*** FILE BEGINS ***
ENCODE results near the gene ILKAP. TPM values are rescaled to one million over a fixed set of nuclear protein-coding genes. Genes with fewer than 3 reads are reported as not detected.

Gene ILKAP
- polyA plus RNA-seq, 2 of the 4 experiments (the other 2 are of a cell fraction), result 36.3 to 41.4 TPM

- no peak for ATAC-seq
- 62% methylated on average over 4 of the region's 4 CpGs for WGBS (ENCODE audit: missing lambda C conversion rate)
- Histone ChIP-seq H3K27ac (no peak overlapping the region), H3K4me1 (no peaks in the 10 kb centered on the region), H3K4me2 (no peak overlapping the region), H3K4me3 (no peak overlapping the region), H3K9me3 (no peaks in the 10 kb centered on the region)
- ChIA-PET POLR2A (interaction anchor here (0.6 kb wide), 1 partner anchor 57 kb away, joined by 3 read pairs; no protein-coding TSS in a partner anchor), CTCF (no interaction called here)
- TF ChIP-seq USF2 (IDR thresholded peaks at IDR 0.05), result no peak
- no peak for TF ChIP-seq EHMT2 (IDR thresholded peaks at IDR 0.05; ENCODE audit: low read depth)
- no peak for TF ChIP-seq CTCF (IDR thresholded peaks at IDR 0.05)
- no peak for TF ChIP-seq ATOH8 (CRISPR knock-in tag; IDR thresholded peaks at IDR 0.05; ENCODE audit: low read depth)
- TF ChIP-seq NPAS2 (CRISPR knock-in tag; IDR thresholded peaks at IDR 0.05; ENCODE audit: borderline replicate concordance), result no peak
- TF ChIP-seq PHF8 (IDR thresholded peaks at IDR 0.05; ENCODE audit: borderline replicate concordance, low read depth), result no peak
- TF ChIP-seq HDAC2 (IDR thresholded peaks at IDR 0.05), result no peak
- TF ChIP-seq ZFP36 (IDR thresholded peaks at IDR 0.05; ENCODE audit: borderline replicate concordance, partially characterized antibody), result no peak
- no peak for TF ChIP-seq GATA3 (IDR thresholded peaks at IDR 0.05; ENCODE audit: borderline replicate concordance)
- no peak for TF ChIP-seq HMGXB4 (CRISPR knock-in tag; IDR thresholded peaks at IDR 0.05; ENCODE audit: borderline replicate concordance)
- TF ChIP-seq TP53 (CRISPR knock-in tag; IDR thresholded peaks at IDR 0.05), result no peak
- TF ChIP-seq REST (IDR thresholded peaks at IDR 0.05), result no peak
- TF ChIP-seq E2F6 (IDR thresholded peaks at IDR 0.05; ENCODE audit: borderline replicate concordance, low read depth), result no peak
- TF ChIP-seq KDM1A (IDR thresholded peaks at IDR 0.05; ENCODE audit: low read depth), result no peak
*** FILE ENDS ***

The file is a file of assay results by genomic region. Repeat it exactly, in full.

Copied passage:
ENCODE results near the gene ILKAP. TPM values are rescaled to one million over a fixed set of nuclear protein-coding genes. Genes with fewer than 3 reads are reported as not detected.

Gene ILKAP
- polyA plus RNA-seq, 2 of the 4 experiments (the other 2 are of a cell fraction), result 36.3 to 41.4 TPM

- no peak for ATAC-seq
- 62% methylated on average over 4 of the region's 4 CpGs for WGBS (ENCODE audit: missing lambda C conversion rate)
- Histone ChIP-seq H3K27ac (no peak overlapping the region), H3K4me1 (no peaks in the 10 kb centered on the region), H3K4me2 (no peak overlapping the region), H3K4me3 (no peak overlapping the region), H3K9me3 (no peaks in the 10 kb centered on the region)
- ChIA-PET POLR2A (interaction anchor here (0.6 kb wide), 1 partner anchor 57 kb away, joined by 3 read pairs; no protein-coding TSS in a partner anchor), CTCF (no interaction called here)
- TF ChIP-seq USF2 (IDR thresholded peaks at IDR 0.05), result no peak
- no peak for TF ChIP-seq EHMT2 (IDR thresholded peaks at IDR 0.05; ENCODE audit: low read depth)
- no peak for TF ChIP-seq CTCF (IDR thresholded peaks at IDR 0.05)
- no peak for TF ChIP-seq ATOH8 (CRISPR knock-in tag; IDR thresholded peaks at IDR 0.05; ENCODE audit: low read depth)
- TF ChIP-seq NPAS2 (CRISPR knock-in tag; IDR thresholded peaks at IDR 0.05; ENCODE audit: borderline replicate concordance), result no peak
- TF ChIP-seq PHF8 (IDR thresholded peaks at IDR 0.05; ENCODE audit: borderline replicate concordance, low read depth), result no peak
- TF ChIP-seq HDAC2 (IDR thresholded peaks at IDR 0.05), result no peak
- TF ChIP-seq ZFP36 (IDR thresholded peaks at IDR 0.05; ENCODE audit: borderline replicate concordance, partially characterized antibody), result no peak
- no peak for TF ChIP-seq GATA3 (IDR thresholded peaks at IDR 0.05; ENCODE audit: borderline replicate concordance)
- no peak for TF ChIP-seq HMGXB4 (CRISPR knock-in tag; IDR thresholded peaks at IDR 0.05; ENCODE audit: borderline replicate concordance)
- TF ChIP-seq TP53 (CRISPR knock-in tag; IDR thresholded peaks at IDR 0.05), result no peak
- TF ChIP-seq REST (IDR thresholded peaks at IDR 0.05), result no peak
- TF ChIP-seq E2F6 (IDR thresholded peaks at IDR 0.05; ENCODE audit: borderline replicate concordance, low read depth), result no peak
- TF ChIP-seq KDM1A (IDR thresholded peaks at IDR 0.05; ENCODE audit: low read depth), result no peak